Pandit Deendayal Upadhyaya
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Where Indian Parties Stand
As you march forward on the road to socialism, more power gets concentrated in the hands of the ruling cliques, bureaucracy expands to unimaginable proportions and in practice it gradually becomes impossible for the citizen to exercise his freedom. Thus as socialism expands, democracy shrinks. The former becoming the real aim, the latter is ignored. Thus all those who sear by democratic socialism will have to give up the one or the other in the end. As things are, democracy alone will be the casualty. The PSP and the Socialist Party do not differ in this respect from the Congress except that the former place greater emphasis on democracy and the latter on socialism.
There parties till very recently did not care about nationalism. They took it for granted. However, the Socialist Party did pay some attention to it. But still it remains to be seen whether all this is tactical or ideological.
Jana Sangh & Swatantra
Parties that have faith in democracy naturally belong to the non-socialist group. Bharatiya Jana Sangh and the Swatantra party can be placed in this group. But there is a difference in emphasis in the two parties. The Swatantra Party is non-socialist to the extent of oppositing all acts of the Government that seek to change that status quo in an effort to better the lot of the under-privileged. The Jana Sangh is non-socialist so far as it does not subscribe to the totalitarian concept of socialism but it definitely stands for social justice, reduction of inequalities, changing of the status quo in most matters. By non-socialism it does not mean capitalism lf laissez faire variety.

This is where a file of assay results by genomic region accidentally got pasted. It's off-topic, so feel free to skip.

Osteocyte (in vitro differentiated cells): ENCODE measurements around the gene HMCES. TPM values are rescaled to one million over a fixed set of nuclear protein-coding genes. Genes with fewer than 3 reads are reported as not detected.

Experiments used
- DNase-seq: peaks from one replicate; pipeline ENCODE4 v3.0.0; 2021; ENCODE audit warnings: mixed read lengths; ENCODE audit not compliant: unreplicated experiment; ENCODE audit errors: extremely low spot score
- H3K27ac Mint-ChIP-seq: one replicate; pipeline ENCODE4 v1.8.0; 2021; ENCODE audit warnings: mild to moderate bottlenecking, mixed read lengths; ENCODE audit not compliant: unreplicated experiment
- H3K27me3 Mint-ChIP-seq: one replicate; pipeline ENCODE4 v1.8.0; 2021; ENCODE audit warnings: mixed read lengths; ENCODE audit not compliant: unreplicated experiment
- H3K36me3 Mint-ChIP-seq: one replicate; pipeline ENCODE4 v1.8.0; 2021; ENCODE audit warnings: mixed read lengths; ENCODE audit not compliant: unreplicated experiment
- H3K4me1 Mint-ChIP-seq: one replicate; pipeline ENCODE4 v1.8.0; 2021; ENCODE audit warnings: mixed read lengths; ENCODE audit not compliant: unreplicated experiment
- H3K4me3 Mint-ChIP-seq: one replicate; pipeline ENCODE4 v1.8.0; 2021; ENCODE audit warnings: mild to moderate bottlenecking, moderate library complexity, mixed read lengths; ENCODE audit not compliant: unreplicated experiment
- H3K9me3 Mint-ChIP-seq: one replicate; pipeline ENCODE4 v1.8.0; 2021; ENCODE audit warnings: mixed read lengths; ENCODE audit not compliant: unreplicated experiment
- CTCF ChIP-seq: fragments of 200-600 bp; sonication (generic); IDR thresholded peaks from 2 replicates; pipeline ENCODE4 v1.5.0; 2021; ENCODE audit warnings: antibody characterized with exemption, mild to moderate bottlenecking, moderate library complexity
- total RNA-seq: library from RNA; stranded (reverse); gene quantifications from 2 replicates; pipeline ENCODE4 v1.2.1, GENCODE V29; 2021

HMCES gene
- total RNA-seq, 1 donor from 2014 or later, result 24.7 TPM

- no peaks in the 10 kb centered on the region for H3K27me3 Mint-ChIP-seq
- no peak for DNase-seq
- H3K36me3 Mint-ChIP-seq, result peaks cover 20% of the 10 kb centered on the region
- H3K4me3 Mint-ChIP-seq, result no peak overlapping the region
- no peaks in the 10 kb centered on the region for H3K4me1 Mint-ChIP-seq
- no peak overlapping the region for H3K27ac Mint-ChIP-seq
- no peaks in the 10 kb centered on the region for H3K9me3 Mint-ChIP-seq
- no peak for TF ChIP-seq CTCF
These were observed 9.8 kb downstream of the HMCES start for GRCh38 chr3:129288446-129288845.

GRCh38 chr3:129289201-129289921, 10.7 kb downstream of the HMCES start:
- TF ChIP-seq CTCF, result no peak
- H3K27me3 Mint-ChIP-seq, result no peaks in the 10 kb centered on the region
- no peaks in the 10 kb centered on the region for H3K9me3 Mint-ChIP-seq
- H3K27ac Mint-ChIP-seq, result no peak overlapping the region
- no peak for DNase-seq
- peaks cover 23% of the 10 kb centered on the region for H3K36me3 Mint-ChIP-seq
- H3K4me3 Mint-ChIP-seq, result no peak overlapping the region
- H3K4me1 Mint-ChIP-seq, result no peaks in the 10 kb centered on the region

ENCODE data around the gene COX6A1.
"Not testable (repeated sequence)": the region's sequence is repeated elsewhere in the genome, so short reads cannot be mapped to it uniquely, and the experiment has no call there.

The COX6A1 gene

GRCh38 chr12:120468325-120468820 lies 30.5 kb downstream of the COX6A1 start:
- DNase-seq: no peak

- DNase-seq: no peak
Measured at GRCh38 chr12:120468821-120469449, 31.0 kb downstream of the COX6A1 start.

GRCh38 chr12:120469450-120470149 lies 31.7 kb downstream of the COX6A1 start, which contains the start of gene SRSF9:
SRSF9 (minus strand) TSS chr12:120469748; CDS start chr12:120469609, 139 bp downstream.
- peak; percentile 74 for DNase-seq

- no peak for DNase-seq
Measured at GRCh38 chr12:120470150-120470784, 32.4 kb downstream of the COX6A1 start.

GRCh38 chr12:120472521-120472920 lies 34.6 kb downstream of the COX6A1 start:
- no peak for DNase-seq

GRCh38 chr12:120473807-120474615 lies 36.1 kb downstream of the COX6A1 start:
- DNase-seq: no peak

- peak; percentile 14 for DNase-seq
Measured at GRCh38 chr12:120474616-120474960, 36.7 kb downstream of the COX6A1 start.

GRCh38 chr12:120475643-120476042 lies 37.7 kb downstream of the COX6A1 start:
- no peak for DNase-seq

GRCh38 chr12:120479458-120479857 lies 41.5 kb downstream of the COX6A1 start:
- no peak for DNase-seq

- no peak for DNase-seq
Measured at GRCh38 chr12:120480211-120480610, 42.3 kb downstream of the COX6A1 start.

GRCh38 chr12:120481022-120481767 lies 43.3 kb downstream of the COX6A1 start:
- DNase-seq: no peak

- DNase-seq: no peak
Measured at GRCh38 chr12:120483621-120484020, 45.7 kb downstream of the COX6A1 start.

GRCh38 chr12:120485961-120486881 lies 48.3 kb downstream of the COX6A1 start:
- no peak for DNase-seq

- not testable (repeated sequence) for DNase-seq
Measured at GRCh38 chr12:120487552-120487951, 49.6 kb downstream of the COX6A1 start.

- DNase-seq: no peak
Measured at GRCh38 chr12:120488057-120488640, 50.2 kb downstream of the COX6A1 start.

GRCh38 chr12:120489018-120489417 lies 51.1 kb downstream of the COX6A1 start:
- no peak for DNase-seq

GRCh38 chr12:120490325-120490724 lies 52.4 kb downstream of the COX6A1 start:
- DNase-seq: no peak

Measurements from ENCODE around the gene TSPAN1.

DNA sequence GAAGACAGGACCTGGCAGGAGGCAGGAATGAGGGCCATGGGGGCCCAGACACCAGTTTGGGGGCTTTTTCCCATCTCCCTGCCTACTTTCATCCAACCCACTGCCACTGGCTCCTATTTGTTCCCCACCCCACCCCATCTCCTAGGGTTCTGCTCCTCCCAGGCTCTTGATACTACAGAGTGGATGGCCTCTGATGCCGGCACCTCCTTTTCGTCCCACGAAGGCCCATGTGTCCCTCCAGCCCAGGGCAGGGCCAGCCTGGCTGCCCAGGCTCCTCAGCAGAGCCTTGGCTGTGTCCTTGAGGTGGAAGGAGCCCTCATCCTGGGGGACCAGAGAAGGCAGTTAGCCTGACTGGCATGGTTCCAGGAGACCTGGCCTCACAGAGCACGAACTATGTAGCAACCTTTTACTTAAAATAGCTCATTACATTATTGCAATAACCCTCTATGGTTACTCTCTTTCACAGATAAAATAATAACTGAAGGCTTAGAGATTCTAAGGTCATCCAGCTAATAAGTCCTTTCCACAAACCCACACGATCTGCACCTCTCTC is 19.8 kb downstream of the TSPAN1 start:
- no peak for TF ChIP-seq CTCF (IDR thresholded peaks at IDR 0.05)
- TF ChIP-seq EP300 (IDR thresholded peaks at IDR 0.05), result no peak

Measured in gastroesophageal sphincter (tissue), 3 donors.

The Swatantra Party does not visualise any other growth process except that of the industrial West. It also does not care about nationalism. It is there for a democratic party but it cannot be called national democratic. Bharatiya Jana Sangh places equal reliance on nationalism and democracy and recognises that socialism too has some part to play in the present stage of development of the country.
Thus we have the Communist Party which is wholly socialist and therefore neither democratic nor nationalist; the Congress, the PSP and the Socialist Party and some other minor parties which are democratic socialist and therefore do not think about nationalism; the Swatantra Party which is wholly democratic and wholly non-socialist and to a great extent indifferent to nationalism; the Swatantra Party which is wholly democratic and wholly non-socialist and to a great extent indifferent to nationalism; and Bharatiya Jana Sangh which is primarily nationalist and democratic and non-socialist in its wider scientific concept but socialist in its emotional and ideational appeal.
There is also a difference in the concept of nationalism avowed by Jana Sangh, and as conceived by others. All except Jana Sangh believe in territorial nationalism. Jana Sangh believes in cultural nationalism. Others feel that in India a nation has to be made Jana Sangh believes that Bharat is a nation from times immemorial. It can therefore seek inspiration and guidance from the current of national life while others, except for occasional impulses, fail to tap the nation’s vast sources of strength and inspiration. Thus, they look to the West not only for guidance in modern science and technology but also for all ideas of economy, polity and society. Jana Sangh is, of all parties, the most Bharat-based.
(The Organiser, Diwali, 1963)